MARAL: I’m a producer at the National Film Board of Canada, in the Animation & Interactive Studio. It’s creative, inventive, unorthodox – all the things that turned me on during university. I get to work with incredible artists from all walks of life on their passion projects. We have the freedom to explore, take risks and try new things. The work is meaningful, sometimes deeply personal. It’s an immense privilege and I’m grateful for it.
LILY: How did film at Carleton help prepare you for that? Or like, influence the path you took to get there?
MARAL: Film studies was a mysterious thing for me during university. As much as I enjoyed what I was learning, I needed to connect it with my world somehow, because I knew I didn’t want to be a teacher or a critic. So I volunteered at film organizations in town, which led to summer jobs and getting to know the scene. Through that I learned what I liked and didn’t like about the industry. In 4th year, I got a coop placement at a wonderful artist-run production centre called SAW Video. They gave me free reign to do whatever I could within the scope of the placement. I curated a screening event which I turned into a self-reflexive multi-screen installation, where the audience became part of the show. Spending time at the coop put me in the hub of Ottawa’s film community and that’s how I discovered the Ottawa International Animation Festival (actually a close friend was doing his coop placement there). I volunteered at that festival so that I could attend screenings for free, and that’s how I stumbled into the wild world of indie animation. I was blown away. They offered me a job and that’s how I met the fine folks at NFB. And eventually they offered me a gig and I moved to Montreal. That turned into many more gigs and eventually a full-time producer position. The work I do now is quite broad – we have a very flexible definition of animation; it often involves live action and hybrid techniques. But it all draws on the fundamentals I learned at Carleton – storytelling, cinematography, montage, performance, POV, technology…even the power and politics behind the scenes.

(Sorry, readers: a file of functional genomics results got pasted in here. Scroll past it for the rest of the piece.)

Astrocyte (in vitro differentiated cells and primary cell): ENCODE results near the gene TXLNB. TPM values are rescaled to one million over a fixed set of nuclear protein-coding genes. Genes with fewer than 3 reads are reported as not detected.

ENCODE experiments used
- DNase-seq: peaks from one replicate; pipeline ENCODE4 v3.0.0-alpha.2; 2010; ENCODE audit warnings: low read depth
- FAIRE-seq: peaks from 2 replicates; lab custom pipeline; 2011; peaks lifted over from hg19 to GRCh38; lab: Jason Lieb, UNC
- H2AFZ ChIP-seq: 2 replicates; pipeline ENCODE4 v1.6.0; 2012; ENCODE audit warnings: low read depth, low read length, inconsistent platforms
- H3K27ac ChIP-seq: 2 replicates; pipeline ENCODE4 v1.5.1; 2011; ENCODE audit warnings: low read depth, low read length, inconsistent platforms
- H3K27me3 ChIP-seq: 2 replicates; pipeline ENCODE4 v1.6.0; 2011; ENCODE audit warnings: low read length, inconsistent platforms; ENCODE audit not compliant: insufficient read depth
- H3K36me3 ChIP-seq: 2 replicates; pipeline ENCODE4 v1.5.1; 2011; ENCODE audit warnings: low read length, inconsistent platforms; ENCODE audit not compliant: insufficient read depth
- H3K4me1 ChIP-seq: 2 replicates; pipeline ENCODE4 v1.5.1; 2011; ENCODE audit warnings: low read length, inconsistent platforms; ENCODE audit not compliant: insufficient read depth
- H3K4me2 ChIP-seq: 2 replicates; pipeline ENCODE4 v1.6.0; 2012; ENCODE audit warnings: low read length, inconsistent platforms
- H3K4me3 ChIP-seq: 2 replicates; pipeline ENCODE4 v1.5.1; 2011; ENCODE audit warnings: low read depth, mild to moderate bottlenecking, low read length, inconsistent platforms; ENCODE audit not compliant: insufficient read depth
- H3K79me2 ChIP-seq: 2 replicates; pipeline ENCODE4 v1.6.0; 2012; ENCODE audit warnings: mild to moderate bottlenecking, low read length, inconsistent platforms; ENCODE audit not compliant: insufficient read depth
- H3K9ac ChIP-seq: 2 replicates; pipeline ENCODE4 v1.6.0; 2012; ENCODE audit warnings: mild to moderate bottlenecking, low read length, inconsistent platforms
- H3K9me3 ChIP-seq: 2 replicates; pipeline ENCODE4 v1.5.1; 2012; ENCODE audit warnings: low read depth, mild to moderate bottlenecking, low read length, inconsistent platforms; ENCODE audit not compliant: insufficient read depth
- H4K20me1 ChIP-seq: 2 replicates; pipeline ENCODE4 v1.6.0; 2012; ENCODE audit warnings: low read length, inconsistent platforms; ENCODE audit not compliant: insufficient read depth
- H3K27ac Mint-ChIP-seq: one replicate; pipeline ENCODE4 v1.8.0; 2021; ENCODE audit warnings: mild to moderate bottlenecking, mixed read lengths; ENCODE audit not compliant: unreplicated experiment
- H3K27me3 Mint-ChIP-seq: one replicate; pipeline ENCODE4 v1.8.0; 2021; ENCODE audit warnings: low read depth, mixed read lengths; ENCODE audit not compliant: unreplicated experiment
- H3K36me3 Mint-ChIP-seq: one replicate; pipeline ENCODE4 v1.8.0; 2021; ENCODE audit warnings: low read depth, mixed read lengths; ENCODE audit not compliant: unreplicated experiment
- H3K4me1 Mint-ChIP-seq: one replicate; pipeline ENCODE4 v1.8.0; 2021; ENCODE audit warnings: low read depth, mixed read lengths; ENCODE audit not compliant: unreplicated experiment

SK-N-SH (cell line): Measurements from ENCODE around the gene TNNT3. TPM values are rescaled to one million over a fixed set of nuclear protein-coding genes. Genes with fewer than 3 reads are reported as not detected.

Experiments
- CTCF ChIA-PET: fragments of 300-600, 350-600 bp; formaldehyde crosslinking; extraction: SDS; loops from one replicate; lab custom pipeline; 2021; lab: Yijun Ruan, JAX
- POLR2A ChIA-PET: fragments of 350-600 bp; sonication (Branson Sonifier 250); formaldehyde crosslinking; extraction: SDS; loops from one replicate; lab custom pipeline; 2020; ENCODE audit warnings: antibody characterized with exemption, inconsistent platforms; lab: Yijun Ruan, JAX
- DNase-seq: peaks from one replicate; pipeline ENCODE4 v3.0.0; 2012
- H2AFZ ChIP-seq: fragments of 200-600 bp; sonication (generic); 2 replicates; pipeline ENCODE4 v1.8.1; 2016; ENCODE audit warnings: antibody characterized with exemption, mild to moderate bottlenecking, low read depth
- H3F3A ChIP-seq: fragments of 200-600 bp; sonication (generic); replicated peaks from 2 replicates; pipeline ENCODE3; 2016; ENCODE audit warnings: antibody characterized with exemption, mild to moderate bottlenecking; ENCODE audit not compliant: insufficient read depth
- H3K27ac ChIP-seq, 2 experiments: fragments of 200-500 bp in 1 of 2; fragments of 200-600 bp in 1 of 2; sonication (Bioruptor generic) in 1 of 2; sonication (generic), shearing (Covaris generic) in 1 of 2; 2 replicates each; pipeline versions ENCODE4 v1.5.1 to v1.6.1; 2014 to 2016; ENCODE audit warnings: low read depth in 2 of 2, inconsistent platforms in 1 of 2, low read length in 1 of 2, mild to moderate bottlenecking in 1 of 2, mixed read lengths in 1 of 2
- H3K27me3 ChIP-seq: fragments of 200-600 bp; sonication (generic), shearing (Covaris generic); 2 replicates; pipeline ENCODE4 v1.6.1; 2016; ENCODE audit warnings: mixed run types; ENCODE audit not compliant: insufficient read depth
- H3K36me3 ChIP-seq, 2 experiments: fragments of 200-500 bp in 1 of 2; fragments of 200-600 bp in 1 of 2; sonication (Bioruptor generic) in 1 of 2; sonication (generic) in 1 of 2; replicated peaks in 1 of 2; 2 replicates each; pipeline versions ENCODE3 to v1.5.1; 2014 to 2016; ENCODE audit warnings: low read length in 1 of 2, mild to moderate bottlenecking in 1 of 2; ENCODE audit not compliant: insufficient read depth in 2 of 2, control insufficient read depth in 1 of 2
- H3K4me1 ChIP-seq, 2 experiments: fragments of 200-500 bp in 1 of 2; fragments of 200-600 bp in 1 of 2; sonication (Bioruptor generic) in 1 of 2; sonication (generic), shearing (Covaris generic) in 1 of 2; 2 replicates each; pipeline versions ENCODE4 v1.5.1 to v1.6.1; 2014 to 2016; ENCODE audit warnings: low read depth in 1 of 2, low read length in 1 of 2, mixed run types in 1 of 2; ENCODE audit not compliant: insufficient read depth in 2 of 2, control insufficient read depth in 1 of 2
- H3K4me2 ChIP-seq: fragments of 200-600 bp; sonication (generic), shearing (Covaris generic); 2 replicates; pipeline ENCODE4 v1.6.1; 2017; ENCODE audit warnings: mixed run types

LILY: I love it! As we’re wrapping up I want to ask: what would you tell someone who wants to study film academically but is unsure about it?
MARAL: I would say, keep an open mind. Studying film is learning many disciplines all at once: art, photography, history, music, politics, psychology, technology, communication, critical thinking. It’s not going to give you an obvious career path but it’s incredibly enriching and the skills you gain are versatile – you can apply them to different industries.
LILY: This has been an enriching and wonderful interview. Is there anything you want to add for our readers?
MARAL: It’s easy to have preconceived notions about what a career in film might be like, or even what aspects of it you think you like or dislike. But you don’t really know until you try. So get your hands dirty – get involved, volunteer, do grunt work, learn DIY. I never would have thought I’d be doing what I’m doing or that such work even existed. It was through meeting great people and being open to new experiences that I’m fortunate enough to be doing what I’m doing. I had a support from good people, so nurture your relationships and remember that filmmaking is highly collaborative. Even if you’re making something all by yourself, staying connected to others will fuel you. And you might land outside production which can be rewarding too, because it’s still about culture and the way we see and shape the world through media.